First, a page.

Congratulations to you Frankie.
Now some of the Angus people and longhorn haters may go crazy over this but: Consider the POSSIBILITY that Bill's customer just wants to breed his heifers or small cows with the longhorn bull because he wants to get as close to 100% certainty of no delivery problems as he can. And he's obviously not using AI, so use of one of the proven very low birth weight Angus bulls that carries a very high probability percentage is out of the equation. Yeah sure, if he just happens to pick the right young Angus bull for natural service he can get low birth weights. But the young Angus bulls available to him that have real low birth weight EPDs represent a lot more of a crap shoot as to the actual birth weight of their calves than the longhorn does. Those low EPDs are based only on pedigree and have a very low probability or confidence percentage. If the guy wants simplicity and almost virtual certainty of calving ease he goes with the longhorn bull for heifers and maybe even some cows and he makes a conscious decision to get less money per head for the resulting calves, but they'll probably all be alive. That decision is not necessarily the best, or worst, decision but it is one that is made a lot more often than many would imagine. A lot of people are willing to sacrifice some calf sale proceeds with their heifer's first calf crop and that doesn't make them idiots or joke farmers. Personally I think its foolish to be so obsessed with low birth weights that you make so many other factors a lower priority. But each person has to examine his or her program, and what motivates them to be in the cattle business, and decide how to rank all the management issues and then spend their hard earned money accordingly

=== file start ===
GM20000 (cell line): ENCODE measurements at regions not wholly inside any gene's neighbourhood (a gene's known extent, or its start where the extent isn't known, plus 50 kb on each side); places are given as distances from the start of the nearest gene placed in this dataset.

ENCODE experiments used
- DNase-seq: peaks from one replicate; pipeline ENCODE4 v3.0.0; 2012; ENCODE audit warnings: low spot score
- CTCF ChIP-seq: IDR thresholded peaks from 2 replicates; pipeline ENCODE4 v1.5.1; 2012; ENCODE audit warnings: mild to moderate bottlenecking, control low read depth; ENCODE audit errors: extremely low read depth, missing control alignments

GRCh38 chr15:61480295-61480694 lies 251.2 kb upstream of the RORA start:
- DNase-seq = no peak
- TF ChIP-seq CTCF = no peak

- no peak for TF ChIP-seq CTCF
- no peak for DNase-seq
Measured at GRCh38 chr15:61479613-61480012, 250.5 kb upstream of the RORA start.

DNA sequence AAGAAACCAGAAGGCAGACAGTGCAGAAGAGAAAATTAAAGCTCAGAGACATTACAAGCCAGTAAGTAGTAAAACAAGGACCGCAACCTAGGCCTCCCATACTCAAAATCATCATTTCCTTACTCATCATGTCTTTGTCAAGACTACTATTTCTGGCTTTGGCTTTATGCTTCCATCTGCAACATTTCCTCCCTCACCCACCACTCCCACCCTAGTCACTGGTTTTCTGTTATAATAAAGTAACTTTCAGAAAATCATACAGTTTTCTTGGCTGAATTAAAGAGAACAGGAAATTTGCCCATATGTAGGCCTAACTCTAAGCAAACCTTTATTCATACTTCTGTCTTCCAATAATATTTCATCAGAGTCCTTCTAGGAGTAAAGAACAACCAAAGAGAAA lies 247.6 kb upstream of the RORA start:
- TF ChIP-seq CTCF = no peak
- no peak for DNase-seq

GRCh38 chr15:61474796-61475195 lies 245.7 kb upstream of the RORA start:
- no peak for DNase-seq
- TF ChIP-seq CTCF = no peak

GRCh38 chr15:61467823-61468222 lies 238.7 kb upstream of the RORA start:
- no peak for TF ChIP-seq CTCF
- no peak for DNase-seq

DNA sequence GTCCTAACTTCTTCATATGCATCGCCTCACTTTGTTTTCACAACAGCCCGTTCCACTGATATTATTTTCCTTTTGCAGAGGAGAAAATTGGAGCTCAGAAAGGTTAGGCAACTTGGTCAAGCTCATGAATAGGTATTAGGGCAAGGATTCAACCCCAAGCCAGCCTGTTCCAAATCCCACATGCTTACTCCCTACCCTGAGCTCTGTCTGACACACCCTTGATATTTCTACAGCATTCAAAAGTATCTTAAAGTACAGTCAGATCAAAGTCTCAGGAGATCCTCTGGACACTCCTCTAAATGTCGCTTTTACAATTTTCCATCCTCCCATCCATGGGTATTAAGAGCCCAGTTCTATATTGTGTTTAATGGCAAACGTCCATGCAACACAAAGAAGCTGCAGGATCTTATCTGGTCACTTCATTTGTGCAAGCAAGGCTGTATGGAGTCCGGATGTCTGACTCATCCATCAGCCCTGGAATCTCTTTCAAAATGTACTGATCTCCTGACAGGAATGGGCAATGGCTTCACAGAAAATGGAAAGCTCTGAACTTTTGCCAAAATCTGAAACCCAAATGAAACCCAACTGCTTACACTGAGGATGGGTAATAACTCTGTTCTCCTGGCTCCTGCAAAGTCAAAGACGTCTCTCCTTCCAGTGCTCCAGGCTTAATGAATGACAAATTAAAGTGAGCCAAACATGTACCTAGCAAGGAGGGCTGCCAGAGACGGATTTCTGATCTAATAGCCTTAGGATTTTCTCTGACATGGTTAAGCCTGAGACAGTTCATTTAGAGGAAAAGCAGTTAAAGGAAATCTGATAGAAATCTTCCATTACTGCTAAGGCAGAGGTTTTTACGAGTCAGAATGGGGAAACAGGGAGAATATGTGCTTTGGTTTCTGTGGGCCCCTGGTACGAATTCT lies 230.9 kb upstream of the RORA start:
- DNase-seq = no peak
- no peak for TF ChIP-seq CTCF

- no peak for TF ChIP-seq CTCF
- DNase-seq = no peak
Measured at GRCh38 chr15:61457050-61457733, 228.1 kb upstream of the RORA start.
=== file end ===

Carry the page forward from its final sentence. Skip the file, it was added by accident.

1. I did not in any way suggest that this commercial rancher shouldn’t be buying a Longhorn bull. If he wants to use one on his cow herd, more power to him. I merely expressed my feelings about the growth (or lack of it) in this Longhorn bull. I can’t make any money selling two year old bulls for $1500 and doubt Bill can either. I would wonder, too, why this animal was still a bull? As I understand the horn business, steers and cows have the longest horns.
2. Bill said nothing about heifers or small cows. He said this rancher lost at least a brood COW (wonder what other kind of cows he has?) because of large calves.
3. You are just wrong about EPDs not being reliable for BW, at least in the Angus breed. Every Angus registration certificate shows the BW EPD of an animal’s sire and dam. If a buyer sees that the dam’s BW EPD is 5 and the sire’s is –5, he shouldn’t buy that bull as a heifer bull, even though his BW EPD will be 0. On the other hand if the sire’s BW EPD is 1 and the dam’s is 2, the animal will have a BW EPD of 1.5 and I would EXPECT him to be a satisfactory heifer bull. Because my cattle are all several generations of AI, the accuracy on my yearling bulls is generally in the .35 range and that’s pretty good. One can also go to the http://www.angus.org
website, enter a registration number, and track the BW EPDs on a bull for several generations. The information is available on a lot of Angus bulls. I wouldn’t claim it’s available on all of them. But ranchers who are willing to pay $2-5,000 for a bull will take time to do their homework.
4. Single trait selection is not good, no matter if you’re selecting for BW, WW or carcass.
5. You really should log in before you bash someone for something they didn’t even say.